Vice President Joe Biden today embarks on a series of public and private stops from the Southeast to the Rust Belt between now and Labor Day that may provide him key feedback on how much appetite exists in the Democratic Party for him to challenge Hillary Clinton for the nomination.
In his first political road trips since speculation heated up that he will run for president, Biden will be promoting President Barack Obama’s policies and raising money for other Democrats. People familiar with his schedule said he isn’t setting up separate donor meetings related to his own possible run. Still, the vice president’s itinerary will connect him with hundreds, perhaps even thousands, of players whose reactions to him may shape whether he decides to get into the race. In coming days, Biden will be in front of Jewish activists, Florida donors, young voters and organized labor—all key Democratic constituencies.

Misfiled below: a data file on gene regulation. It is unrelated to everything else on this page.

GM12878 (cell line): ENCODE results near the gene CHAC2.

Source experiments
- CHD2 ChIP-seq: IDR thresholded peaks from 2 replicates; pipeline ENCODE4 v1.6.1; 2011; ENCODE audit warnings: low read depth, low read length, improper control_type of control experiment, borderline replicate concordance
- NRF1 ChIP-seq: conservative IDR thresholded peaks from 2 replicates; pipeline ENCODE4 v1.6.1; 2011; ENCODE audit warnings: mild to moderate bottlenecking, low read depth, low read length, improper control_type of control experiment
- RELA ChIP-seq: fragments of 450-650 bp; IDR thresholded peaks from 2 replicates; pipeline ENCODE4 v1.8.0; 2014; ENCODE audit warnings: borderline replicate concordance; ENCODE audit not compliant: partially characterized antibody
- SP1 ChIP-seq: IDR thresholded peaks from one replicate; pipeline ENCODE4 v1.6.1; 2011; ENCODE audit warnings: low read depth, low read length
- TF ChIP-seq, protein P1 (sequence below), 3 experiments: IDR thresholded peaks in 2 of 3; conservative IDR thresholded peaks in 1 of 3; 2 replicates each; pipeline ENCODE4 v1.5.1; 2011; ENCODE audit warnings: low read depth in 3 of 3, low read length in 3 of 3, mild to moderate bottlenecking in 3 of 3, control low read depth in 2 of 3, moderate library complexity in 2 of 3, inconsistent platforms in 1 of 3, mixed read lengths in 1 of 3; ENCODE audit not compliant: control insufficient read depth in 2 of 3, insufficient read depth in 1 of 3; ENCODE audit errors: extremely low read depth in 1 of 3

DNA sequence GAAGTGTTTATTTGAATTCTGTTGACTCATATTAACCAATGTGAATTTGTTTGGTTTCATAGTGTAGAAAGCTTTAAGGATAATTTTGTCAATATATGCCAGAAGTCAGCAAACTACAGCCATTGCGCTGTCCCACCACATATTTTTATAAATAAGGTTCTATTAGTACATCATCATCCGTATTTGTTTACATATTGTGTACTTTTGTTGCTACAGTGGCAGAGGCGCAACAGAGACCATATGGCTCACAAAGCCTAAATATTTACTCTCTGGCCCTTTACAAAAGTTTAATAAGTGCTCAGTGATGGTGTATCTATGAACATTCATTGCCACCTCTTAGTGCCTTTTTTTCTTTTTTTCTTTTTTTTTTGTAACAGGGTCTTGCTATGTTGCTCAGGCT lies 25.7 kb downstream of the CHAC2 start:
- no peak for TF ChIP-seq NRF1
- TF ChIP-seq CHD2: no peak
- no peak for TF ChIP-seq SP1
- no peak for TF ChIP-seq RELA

“There are a lot of people who want to hear what the vice president says,” said Andrew Weinstein, a Jewish community leader and major Democratic fundraiser from South Florida who plans to attend a Thursday gathering at a Jewish community center in Davie, where Biden will discuss the Iran nuclear deal. “Certainly there’s national interest in the fact the vice president is traveling to arguably the most significant swing state in the country during the period where he’s deciding what he wants to do but I think that’s primarily coincidence and not by design.”